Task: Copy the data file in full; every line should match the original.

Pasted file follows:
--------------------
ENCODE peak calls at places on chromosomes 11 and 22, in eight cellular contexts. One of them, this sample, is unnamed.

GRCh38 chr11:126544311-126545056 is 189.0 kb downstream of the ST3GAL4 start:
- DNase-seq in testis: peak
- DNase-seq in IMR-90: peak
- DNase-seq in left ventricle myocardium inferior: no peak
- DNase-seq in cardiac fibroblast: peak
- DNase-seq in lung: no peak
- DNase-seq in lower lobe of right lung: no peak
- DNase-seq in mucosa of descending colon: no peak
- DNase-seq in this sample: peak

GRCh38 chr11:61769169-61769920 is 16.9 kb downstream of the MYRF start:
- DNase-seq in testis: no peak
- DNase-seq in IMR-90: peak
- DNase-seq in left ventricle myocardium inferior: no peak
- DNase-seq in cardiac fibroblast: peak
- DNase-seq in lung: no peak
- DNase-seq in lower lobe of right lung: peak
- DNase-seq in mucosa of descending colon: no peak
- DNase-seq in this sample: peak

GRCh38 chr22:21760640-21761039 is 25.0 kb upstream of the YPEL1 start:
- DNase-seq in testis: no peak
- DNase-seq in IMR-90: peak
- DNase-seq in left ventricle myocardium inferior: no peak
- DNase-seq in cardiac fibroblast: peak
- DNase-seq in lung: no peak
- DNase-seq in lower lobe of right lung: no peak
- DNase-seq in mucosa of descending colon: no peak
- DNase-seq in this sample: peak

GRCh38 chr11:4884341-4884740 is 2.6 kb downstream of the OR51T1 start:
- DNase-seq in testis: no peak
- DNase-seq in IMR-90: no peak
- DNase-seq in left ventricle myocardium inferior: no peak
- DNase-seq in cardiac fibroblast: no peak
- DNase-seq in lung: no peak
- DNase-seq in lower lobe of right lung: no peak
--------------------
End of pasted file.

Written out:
ENCODE peak calls at places on chromosomes 11 and 22, in eight cellular contexts. One of them, this sample, is unnamed.

GRCh38 chr11:126544311-126545056 is 189.0 kb downstream of the ST3GAL4 start:
- DNase-seq in testis: peak
- DNase-seq in IMR-90: peak
- DNase-seq in left ventricle myocardium inferior: no peak
- DNase-seq in cardiac fibroblast: peak
- DNase-seq in lung: no peak
- DNase-seq in lower lobe of right lung: no peak
- DNase-seq in mucosa of descending colon: no peak
- DNase-seq in this sample: peak

GRCh38 chr11:61769169-61769920 is 16.9 kb downstream of the MYRF start:
- DNase-seq in testis: no peak
- DNase-seq in IMR-90: peak
- DNase-seq in left ventricle myocardium inferior: no peak
- DNase-seq in cardiac fibroblast: peak
- DNase-seq in lung: no peak
- DNase-seq in lower lobe of right lung: peak
- DNase-seq in mucosa of descending colon: no peak
- DNase-seq in this sample: peak

GRCh38 chr22:21760640-21761039 is 25.0 kb upstream of the YPEL1 start:
- DNase-seq in testis: no peak
- DNase-seq in IMR-90: peak
- DNase-seq in left ventricle myocardium inferior: no peak
- DNase-seq in cardiac fibroblast: peak
- DNase-seq in lung: no peak
- DNase-seq in lower lobe of right lung: no peak
- DNase-seq in mucosa of descending colon: no peak
- DNase-seq in this sample: peak

GRCh38 chr11:4884341-4884740 is 2.6 kb downstream of the OR51T1 start:
- DNase-seq in testis: no peak
- DNase-seq in IMR-90: no peak
- DNase-seq in left ventricle myocardium inferior: no peak
- DNase-seq in cardiac fibroblast: no peak
- DNase-seq in lung: no peak
- DNase-seq in lower lobe of right lung: no peak